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Jamie Thomson

This is the blog of Jamie Thomson, a data mangler in London working for Dunnhumby

Azure Automation Pain Points

In April of this year Microsoft announced a new offering on their Azure platform called Azure Automation (which I briefly talked about at Azure Automation – the beginning of cloud ETL on Azure?). Azure Automation allows one to run Powershell scripts on Azure.

I have been using Azure Automation for the past couple of months on my current project and, as the offering is still in preview, have been asked by the product team to share with them some experiences of using it, specifically the pain points. As is my habit I’d like to share those experiences here on my blog too and given that (a) anyone can sign up and use Azure Automation and (b) I’m not under NDA I see no reason not to do that. Hence, here is the transcript of an email I sent to a member of the Azure Automation team yesterday:


Thank you for the invite to email you with my pain points regarding AA so far.

Biggest thing has to be the developer experience. I consider myself a developer rather than a sysadmin-type-person so the develop->deploy-> test-> fix cycle is important to me. As a developer its important that everything is source controlled and so I choose to develop my runbooks locally in my Powershell editor of choice and then upload to Azure Automation using scripts (which are, of course, written in Powershell). These same deployment scripts will be the ones that we eventually use to deploy to our production environment (when we reach that stage - we're not there yet) and are themselves source-controlled. Eventually we will get to the point where each time someone checks a change into the master branch we automatically push to the production environment (aka Continuous Deployment).

The problem I have is that Azure Automation is not well suited to this type of quick development cycle. Firstly, because there are activities in my runbooks that don't work outside of Azure Automation (i.e. Get/Set-AutomationVariable) I can't run my runbooks locally. Hence, each time I make a change to a runbook (of which I currently have 6) I run my deployment script so that I can test it. Deploying then publishing a runbook takes in the region of 20seconds, multiply that by 6 and I've got a long wait between making a change and getting to the stage where I can test that change.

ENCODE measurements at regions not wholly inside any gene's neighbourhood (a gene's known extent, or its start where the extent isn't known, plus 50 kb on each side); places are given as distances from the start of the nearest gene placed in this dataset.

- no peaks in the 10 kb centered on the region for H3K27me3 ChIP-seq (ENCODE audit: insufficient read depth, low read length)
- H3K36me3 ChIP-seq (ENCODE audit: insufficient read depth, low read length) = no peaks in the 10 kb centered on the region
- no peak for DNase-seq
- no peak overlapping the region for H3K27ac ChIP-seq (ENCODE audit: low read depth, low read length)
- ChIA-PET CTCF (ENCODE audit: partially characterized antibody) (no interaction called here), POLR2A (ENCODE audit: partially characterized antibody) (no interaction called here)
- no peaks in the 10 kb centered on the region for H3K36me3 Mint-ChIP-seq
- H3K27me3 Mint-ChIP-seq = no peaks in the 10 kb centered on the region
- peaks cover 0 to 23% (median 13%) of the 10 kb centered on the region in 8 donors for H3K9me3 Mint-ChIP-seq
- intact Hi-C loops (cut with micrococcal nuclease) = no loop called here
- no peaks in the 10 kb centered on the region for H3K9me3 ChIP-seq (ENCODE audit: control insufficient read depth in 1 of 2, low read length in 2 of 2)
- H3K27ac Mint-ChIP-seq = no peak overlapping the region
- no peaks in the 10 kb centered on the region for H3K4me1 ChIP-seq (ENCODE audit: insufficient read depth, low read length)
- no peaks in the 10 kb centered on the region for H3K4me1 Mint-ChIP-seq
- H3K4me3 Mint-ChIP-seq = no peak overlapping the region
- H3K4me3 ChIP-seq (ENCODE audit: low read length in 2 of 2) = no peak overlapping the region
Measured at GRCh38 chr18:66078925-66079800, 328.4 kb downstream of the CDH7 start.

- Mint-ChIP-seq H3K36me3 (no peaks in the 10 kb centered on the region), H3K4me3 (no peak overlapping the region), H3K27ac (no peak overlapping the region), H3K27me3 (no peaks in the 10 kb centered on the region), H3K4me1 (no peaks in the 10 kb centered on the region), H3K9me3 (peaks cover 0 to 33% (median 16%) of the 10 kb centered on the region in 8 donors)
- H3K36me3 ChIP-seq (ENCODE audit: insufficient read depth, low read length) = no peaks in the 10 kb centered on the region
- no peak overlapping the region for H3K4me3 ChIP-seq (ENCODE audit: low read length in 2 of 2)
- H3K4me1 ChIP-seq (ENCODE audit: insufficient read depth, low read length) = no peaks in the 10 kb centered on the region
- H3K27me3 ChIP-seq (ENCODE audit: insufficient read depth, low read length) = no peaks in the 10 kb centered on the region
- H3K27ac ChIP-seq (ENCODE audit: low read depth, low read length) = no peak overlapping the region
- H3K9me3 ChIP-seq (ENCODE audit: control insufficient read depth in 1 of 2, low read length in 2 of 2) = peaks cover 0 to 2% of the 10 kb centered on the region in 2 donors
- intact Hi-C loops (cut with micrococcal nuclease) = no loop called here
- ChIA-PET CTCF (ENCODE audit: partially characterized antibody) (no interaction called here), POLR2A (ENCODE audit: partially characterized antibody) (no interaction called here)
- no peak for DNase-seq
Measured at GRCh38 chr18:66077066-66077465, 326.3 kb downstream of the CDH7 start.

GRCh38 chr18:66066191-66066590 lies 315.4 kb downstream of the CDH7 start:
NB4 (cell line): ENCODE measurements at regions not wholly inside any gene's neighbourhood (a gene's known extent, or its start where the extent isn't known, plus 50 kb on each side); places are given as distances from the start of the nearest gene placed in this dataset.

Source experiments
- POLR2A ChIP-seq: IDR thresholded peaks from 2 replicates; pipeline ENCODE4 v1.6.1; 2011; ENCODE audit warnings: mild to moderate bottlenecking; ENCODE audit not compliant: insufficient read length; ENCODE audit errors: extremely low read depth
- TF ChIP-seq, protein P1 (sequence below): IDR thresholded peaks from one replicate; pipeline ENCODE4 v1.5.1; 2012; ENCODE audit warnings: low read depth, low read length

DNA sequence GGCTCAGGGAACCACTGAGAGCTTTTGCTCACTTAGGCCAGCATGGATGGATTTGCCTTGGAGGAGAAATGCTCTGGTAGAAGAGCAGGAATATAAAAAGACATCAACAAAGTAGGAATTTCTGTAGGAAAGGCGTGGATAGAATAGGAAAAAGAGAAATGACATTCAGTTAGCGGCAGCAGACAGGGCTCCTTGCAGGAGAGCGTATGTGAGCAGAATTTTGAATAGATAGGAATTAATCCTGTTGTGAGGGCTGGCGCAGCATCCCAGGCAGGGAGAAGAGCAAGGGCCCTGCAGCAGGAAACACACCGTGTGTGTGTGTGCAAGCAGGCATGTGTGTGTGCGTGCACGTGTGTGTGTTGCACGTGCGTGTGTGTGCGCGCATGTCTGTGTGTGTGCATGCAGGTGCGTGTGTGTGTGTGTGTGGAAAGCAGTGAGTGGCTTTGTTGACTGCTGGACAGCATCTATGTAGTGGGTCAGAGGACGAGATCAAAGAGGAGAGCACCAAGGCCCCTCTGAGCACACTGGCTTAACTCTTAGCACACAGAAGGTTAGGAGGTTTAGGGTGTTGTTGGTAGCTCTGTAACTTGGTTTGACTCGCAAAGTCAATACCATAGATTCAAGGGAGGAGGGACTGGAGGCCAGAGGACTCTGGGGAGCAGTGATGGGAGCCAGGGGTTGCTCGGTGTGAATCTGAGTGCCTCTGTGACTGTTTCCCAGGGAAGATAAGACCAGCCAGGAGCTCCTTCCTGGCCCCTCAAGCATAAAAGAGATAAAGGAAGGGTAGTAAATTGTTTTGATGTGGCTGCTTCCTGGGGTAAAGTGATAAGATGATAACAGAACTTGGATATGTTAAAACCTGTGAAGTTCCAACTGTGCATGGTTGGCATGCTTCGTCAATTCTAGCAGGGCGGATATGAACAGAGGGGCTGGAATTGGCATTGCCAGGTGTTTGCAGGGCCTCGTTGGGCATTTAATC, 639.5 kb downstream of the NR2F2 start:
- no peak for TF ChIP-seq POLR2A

Worse than that though is the time it takes to run a runbook. I know Azure Automation is currently in preview (and hence can kind of excuse what I'm about to say) but I still find the length of time that a runbook spends in the “starting” status inordinately long. I want to be able to fire off a runbook and have it start executing immediately - currently I have to wait a long time until the runbook actually starts executing (and I'm talking minutes, not seconds).

Put all that together and you've got a situation where testing just a single change to a runbook takes minutes. That is unacceptable to be honest - I need it to be seconds.

You might say that I could use the in-browser editing experience but that means I'm not editing the master copy of my runbook that goes into source control, and it doesn't solve the problem of the massive start up time.

Hope this is useful to you.

Jamie Thomson



I was asked to describe my pain points which is why that email comes over as rather derogatory however I should point out that I have found the overall capabilities of Azure Automation to be quite impressive. Its a very capable platform for automating the management of Azure resources and I am looking forward to it becoming generally available very soon.


Published Tuesday, September 23, 2014 9:19 AM by jamiet
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Dean said:

Hi Jamie, great article.  Did you get any feedback on this letter?  I was also wondering how the issue of debugging powershell code that only works on Azure can be achieved when they are generally modified/changed on-premise.  I'm a developer and the thought of making a change, deploying it, and then seeing what happens is just a bit scary after having lived in the various Visual Studio's over the past 10+ years....

December 2, 2014 8:45 PM

jamiet said:

Hi Dean,

They have been very responsive and in fact I have a conference call setup with a member of the AA team in a few weeks to discuss these issues and what they're doing to alleviate them.

"I was also wondering how the issue of debugging powershell code that only works on Azure can be achieved when they are generally modified/changed on-premise"

My tactic has been to modularise my code into many runbooks which then call each other. The "root" runbook does nothing more than call the AA specific cmdlets (i.e. Get-AzureAutomationVariable) and then passes the retrieved values into all the other runbooks which then do the actual work. This means that all of the runbooks except that root runbook are runnable from my development workstation.


December 3, 2014 2:24 AM

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